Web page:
The doom and gloom surrounding the Australian housing market is immense, so given our contrarian tendencies at Markets & Money, today we will be looking at why and when the Australian housing market will bounce back.
Perhaps a good place to start is understanding the risks present in the market at the moment, then move towards optimism from there.
Special report: Phil Anderson reveals the underlying dynamics in the Aussie housing market. Download it here.
Risks to Australian housing market and how a severe crash could be avoided
Risks local to the Australian housing market, such as a credit crunch, or even a financial sector collapse/bailout in the catastrophic scenario, could play out.
This means we could see peak-to-trough falls of up to 50%, greater than the 20% many expect now and significantly more than the 10%, originally forecast for Melbourne and Sydney.
Indeed, we have year-to-date already seen an 8% fall in Sydney and a 6.5% fall in Melbourne.
But can the market dodge the bullet?
It depends on a number of factors.
It would require some combination of the following:
– The Federal Reserve not hiking interest rates
– Shorten scrapping negative gearing changes
– The RBA engaging in quantitative easing (QE)
– Italy sorting out its budget
– Banks loosening their belts on credit
Some of these are bad long-term policy positions. Markets & Money thinks a correction in the housing market was bound to happen, and probably should happen given how it has been fuelled by increasing household debt.
So things will be messy for a while to say the least.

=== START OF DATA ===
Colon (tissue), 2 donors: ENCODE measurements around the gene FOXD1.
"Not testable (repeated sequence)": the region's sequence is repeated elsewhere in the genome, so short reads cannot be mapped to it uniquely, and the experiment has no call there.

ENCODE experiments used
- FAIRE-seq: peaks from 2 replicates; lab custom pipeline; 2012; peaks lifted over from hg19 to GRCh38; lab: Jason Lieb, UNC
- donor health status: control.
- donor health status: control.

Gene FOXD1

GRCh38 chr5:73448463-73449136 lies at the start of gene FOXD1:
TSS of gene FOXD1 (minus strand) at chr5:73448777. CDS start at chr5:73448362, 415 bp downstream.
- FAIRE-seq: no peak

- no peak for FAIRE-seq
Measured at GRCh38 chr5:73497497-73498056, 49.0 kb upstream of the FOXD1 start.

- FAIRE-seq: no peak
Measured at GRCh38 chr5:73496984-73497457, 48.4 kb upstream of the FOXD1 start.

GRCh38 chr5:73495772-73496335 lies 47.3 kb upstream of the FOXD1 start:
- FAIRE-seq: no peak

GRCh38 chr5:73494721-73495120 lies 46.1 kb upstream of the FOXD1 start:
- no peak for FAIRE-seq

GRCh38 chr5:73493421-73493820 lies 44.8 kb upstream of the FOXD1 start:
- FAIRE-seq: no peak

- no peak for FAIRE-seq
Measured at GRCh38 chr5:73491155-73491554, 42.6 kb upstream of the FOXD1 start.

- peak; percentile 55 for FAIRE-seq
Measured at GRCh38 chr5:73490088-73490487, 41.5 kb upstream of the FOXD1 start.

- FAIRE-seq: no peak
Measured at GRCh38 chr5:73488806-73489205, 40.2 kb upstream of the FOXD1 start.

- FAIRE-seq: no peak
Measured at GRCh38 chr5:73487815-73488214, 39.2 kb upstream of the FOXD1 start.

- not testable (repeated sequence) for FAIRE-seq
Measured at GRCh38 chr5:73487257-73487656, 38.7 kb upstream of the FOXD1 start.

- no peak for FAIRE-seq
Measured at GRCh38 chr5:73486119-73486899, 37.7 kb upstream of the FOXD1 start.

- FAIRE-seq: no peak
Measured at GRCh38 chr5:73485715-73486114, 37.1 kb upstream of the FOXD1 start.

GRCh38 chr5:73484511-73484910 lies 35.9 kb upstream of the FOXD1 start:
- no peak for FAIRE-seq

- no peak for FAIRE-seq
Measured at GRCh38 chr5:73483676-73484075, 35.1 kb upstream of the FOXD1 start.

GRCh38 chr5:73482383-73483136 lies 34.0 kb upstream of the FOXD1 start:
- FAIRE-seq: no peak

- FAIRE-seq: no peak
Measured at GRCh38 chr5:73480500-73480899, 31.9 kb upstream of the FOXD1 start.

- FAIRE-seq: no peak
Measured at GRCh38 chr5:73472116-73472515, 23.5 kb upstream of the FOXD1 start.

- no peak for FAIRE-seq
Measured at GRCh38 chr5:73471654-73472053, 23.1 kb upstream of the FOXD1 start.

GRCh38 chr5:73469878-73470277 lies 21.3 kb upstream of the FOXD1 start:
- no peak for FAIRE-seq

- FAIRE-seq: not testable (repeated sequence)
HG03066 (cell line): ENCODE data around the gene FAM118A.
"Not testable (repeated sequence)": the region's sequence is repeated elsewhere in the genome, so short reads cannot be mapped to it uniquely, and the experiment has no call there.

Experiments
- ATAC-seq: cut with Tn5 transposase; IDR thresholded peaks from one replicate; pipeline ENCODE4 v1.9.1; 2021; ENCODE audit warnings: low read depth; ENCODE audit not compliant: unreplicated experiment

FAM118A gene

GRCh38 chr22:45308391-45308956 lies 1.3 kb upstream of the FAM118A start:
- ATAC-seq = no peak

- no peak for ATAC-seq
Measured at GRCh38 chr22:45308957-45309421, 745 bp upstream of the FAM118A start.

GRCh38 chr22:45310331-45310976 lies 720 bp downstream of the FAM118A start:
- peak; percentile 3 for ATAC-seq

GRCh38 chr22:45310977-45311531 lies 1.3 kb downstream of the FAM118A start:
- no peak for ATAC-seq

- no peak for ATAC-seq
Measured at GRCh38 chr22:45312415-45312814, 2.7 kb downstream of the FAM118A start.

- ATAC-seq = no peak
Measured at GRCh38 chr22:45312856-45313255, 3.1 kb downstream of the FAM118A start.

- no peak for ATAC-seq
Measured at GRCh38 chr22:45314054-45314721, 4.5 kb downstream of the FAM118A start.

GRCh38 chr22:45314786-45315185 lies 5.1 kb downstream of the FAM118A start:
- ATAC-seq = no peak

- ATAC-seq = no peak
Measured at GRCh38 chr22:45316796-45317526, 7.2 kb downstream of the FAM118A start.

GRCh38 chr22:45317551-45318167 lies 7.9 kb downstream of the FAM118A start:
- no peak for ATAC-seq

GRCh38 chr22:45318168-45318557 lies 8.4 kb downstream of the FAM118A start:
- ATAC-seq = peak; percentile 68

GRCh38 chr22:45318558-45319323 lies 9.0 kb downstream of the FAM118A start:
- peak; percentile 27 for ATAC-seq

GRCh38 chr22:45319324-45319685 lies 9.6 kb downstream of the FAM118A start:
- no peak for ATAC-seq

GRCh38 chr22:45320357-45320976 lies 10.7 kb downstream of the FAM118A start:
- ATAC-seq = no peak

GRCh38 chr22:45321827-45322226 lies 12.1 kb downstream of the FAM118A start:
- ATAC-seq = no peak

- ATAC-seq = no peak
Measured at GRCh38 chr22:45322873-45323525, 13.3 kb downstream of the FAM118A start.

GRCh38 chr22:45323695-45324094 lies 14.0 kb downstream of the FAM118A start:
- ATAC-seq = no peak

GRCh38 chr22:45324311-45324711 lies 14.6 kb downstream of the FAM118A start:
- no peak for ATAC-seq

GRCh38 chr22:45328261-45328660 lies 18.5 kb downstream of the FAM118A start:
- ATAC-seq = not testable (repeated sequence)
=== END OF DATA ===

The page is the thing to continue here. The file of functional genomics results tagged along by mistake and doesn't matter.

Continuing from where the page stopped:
The long-term picture looks better
Looking long-term, Australia’s population will continue to grow. Perhaps, if and when the approaching storm has been weathered, demand for housing may pick up.
The storm may hit in mid to late 2019 and like the GFC and the worst of it may pass in a year or two. But you can never know for sure.
What we can say is that macroeconomic terms, Australia is in a relatively good position compared to other debt-ridden countries like Spain, Greece, Portugal and Italy — our government debt to GDP ratio is 41.9%. So the government has some room to maneuver fiscally.
With this in mind, timing a move in the property market is crucial. For example, this could be somewhere between the middle of 2019 to the middle of 2020.
Saving is always important, but if you are looking to get in when house prices tank, stepping this up with an eye on housing market movements could be wise.
For Markets & Money
PS: Markets & Money’s Phil Anderson explains the 18 year cycle behind the Australian property boom. If you want a deep understanding of Aussie real estate, this is the report for you. It can be downloaded for free here.